A ‘knotty’ problem: researching teachers’ experiences of Master’s level research through a rope metaphor

    Research output: Contribution to conferencePaperpeer-review


    This paper presents a conceptual framework intended to support careful investigation of teachers’ identity (re-)formation through the metaphor of a rope, influenced by Hattie (2004) and Engeström (2004). The framework has been developed within a doctoral study which seeks to map teachers’ experiences as they engage in Master’s level research and interrogate how these experiences influence their identity/identities as teacher and researcher.

    The commitment to establish and support teachers’ research activity has a long history in England and internationally and has been re-affirmed in recent years. It has been suggested that teachers’ engagement in research activity and critical scholarship can encourage action and reflection which serves a variety of interests and purposes, from solving individual and local problems through to articulating with other interventions and wider social movements. However, such engagement can be problematic given extant (initial and continuing) teacher education policies in England, which seem grounded in the ‘what works’ agenda and in narrow constructions of evidence-based practice.

    These issues are elucidated in accounts from teachers engaged in part-time Master’s level research. In interviews, which acted as early reconnaissance work for the research project, teachers expressed anxieties about their professional identity, value and worth and indicated tensions between the dual demands of their work as both teacher and researcher. These accounts are significant when explored through the lens of teacher identity (re-)formation. A growing body of literature describes how teachers’ professional identities constantly change and evolve over time in relation to cultural and social contexts, as well as in response to teachers’ professional development activities which can incrementally affect an individual’s beliefs, ideals and subsequent practice. However, little is documented about the impact on teachers’ identity as they engage in Master’s level research, or the potential for teachers to experience conflict as their professional identity/identities (re-)form as teacher and researcher.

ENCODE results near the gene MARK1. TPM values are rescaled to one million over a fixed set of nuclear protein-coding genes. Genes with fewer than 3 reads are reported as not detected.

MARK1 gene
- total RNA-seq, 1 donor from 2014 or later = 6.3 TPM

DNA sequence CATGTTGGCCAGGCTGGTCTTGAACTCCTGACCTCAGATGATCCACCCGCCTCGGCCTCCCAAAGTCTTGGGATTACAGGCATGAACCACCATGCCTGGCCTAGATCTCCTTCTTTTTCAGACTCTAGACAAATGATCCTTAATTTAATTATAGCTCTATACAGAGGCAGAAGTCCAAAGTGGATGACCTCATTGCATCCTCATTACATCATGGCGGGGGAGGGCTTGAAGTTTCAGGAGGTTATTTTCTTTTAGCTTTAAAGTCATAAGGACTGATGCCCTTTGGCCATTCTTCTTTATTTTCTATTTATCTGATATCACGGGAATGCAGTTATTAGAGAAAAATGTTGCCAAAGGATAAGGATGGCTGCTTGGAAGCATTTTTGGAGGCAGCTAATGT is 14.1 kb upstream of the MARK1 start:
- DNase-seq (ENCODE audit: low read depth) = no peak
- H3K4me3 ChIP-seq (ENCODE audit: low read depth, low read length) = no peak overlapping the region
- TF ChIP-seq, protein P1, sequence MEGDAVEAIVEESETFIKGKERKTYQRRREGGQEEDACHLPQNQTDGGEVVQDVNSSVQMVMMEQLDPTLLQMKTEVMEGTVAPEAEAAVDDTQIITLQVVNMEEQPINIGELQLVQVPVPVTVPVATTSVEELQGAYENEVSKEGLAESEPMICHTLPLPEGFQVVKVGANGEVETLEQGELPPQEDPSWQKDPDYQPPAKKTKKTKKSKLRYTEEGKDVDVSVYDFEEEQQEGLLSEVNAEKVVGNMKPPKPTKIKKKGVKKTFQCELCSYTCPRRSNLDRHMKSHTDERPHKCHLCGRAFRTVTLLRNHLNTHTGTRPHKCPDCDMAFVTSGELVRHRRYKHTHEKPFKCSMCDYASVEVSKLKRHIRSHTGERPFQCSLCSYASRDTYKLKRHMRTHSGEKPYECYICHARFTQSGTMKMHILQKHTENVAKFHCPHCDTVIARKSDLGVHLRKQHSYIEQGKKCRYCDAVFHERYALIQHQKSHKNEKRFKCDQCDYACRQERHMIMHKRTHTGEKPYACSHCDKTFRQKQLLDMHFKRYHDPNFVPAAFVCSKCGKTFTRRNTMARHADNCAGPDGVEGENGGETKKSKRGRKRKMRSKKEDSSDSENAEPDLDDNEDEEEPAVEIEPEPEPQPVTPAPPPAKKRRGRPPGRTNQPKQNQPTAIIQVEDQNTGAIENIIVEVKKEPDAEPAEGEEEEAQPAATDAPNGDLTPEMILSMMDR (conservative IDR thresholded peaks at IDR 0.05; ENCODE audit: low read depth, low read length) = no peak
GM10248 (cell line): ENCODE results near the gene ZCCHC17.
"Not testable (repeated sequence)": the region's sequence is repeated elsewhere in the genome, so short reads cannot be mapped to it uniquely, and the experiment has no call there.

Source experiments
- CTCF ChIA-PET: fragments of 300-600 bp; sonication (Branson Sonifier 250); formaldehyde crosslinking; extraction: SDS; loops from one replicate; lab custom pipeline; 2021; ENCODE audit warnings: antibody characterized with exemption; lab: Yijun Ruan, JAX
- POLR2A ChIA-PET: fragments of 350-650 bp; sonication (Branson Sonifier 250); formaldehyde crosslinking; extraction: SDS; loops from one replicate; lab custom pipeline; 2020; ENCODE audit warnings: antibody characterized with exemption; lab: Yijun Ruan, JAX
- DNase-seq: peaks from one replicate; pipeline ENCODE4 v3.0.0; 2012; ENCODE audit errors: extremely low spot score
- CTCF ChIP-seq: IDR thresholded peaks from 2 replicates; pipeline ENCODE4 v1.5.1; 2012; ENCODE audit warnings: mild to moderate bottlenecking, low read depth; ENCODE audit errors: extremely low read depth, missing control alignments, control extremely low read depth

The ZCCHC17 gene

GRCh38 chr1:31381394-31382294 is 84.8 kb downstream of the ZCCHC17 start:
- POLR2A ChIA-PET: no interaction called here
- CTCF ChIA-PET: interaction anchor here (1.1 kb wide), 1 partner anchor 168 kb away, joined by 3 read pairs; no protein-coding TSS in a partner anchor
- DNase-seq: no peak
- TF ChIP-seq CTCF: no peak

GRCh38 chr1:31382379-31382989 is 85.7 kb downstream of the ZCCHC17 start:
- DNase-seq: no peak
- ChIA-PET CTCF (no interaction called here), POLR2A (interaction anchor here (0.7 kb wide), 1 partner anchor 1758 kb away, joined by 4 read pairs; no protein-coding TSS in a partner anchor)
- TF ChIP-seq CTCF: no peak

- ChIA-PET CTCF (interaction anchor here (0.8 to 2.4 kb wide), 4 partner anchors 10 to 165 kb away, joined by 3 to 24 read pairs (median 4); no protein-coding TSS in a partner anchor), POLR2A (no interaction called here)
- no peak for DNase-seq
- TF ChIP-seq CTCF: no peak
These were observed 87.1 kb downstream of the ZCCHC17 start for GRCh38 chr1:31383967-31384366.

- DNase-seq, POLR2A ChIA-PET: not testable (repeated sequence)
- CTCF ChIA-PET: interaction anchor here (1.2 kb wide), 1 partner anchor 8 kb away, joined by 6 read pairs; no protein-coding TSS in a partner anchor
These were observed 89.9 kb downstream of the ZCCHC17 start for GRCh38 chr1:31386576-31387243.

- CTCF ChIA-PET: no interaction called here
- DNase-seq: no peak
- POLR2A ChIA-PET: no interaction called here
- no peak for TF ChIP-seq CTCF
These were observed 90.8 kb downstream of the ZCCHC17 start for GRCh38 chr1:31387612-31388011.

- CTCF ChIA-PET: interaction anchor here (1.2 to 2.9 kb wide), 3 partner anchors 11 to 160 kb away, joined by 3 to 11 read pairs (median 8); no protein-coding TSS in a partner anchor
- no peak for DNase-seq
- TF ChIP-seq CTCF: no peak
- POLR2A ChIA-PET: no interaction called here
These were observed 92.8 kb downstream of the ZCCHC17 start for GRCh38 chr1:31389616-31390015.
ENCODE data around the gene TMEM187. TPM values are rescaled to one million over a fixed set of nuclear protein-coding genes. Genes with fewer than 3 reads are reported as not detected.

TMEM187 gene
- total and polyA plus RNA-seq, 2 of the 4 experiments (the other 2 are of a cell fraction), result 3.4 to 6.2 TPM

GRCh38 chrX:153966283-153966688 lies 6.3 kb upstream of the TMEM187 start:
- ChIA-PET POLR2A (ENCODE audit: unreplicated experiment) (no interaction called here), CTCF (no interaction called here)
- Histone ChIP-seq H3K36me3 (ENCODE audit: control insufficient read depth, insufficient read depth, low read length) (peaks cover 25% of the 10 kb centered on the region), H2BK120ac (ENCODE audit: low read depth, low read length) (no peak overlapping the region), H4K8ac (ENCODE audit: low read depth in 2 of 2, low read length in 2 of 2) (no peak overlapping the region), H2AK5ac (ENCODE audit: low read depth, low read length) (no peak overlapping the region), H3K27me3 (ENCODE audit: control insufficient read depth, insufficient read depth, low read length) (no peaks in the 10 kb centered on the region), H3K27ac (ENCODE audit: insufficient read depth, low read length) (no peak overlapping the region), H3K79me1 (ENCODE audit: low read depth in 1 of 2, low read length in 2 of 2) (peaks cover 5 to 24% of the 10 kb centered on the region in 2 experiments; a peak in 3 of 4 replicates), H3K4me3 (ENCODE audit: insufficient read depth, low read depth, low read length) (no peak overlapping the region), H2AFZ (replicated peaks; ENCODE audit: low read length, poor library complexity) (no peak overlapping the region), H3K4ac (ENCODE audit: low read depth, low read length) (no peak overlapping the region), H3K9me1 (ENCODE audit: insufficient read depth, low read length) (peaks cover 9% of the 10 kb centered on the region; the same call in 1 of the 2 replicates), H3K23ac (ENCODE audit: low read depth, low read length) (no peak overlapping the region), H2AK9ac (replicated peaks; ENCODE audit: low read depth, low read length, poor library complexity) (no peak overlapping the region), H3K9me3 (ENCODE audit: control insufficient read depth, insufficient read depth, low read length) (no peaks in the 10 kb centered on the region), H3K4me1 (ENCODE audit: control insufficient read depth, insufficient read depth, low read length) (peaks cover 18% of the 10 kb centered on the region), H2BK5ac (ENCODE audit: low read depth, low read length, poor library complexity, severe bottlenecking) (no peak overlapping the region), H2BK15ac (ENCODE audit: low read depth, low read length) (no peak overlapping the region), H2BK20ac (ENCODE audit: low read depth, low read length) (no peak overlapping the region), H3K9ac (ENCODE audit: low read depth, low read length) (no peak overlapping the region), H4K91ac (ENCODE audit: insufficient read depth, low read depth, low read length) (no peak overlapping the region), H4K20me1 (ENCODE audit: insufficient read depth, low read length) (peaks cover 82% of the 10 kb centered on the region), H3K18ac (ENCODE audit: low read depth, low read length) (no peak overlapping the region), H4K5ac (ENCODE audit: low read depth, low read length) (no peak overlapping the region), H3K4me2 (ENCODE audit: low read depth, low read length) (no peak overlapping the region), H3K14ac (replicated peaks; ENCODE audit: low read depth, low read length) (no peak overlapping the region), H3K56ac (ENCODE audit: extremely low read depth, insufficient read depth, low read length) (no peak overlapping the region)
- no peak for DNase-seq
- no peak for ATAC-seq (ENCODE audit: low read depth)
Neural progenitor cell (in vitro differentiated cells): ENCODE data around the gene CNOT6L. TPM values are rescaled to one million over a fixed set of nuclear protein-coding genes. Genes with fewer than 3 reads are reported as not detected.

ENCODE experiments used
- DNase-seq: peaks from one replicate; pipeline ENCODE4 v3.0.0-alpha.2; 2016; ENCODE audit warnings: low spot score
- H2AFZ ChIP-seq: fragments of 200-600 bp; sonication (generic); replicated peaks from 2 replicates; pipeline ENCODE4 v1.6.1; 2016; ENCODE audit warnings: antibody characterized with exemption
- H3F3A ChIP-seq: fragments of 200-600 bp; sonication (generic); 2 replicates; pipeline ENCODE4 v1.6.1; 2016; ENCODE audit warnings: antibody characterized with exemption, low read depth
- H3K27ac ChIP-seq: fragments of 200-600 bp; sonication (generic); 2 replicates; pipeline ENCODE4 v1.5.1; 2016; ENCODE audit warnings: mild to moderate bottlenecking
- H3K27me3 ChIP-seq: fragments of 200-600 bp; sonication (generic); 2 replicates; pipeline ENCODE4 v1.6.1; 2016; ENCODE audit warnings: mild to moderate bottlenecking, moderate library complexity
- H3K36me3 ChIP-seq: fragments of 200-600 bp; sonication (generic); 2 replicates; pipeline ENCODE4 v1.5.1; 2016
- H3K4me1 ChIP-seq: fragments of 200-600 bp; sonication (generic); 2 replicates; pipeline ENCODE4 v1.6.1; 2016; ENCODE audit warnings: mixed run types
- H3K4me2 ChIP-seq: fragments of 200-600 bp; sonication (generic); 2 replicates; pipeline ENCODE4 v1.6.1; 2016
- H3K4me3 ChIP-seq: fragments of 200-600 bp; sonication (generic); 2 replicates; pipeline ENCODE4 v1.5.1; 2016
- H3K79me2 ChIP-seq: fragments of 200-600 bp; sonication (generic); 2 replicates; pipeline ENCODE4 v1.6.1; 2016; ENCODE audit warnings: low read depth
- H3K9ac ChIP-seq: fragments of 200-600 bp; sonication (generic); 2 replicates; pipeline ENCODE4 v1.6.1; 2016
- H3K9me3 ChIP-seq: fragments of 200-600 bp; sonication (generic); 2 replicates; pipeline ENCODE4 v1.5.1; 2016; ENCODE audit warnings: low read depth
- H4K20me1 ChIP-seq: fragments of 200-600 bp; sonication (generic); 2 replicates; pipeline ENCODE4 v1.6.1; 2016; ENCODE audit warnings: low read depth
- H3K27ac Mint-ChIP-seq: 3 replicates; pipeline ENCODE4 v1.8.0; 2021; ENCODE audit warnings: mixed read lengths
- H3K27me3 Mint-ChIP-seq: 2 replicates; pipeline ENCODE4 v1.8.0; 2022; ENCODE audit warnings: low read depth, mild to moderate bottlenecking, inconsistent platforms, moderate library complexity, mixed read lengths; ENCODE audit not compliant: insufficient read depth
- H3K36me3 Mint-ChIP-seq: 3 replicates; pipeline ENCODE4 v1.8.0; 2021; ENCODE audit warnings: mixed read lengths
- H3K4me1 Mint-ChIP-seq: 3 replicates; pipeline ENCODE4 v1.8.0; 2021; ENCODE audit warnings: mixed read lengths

In this paper, I propose that using a rope metaphor provides a framework for more nuanced interrogations of teachers’ experiences during their Master’s level research, through which any impact on (re-)formation of their identity/identities can be articulated. Drawing on the maxim of Wittgenstein (1958) it is recognised that the strength of a rope lies in the overlapping of many fibres, mirroring the multiple dimensions of a teacher’s identity/identities. By examining individual identity/identities over time using this framework we may come to understand how, and when, these fibres come to be tightly bound together and if, and when, the fibres might separate and ‘fray’. The paper concludes with details of an ongoing case-study approach which seeks to elucidate narratives from teachers during their Master’s dissertation year using video diary methods to map and analyse their ‘identity ropes’.

    • Engeström, Y. (2004). New forms of learning in co-configuration work. Journal of Workplace Learning, 16, 11–21.
    • Hattie, J. (2004). Models of self-concept that are neither top-down or bottom-up: the rope model of self-concept. Retrieved fromhttps://www.semanticscholar.org/paper/Models-of-Self-Concept-that-are-Neither-Top-Down-or-Hattie/beaadff694619622d0101925281f3a019bb5a3e7
    • Wittgenstein, L. (1958). Philosophical investigations (2nd ed.). Oxford, UK: Basil Blackwell.

    Academic conference

    Academic conferenceInternational Professional Development Association (IPDA) International Conference 2020
    Internet address


    Dive into the research topics of 'A ‘knotty’ problem: researching teachers’ experiences of Master’s level research through a rope metaphor'. Together they form a unique fingerprint.

    Cite this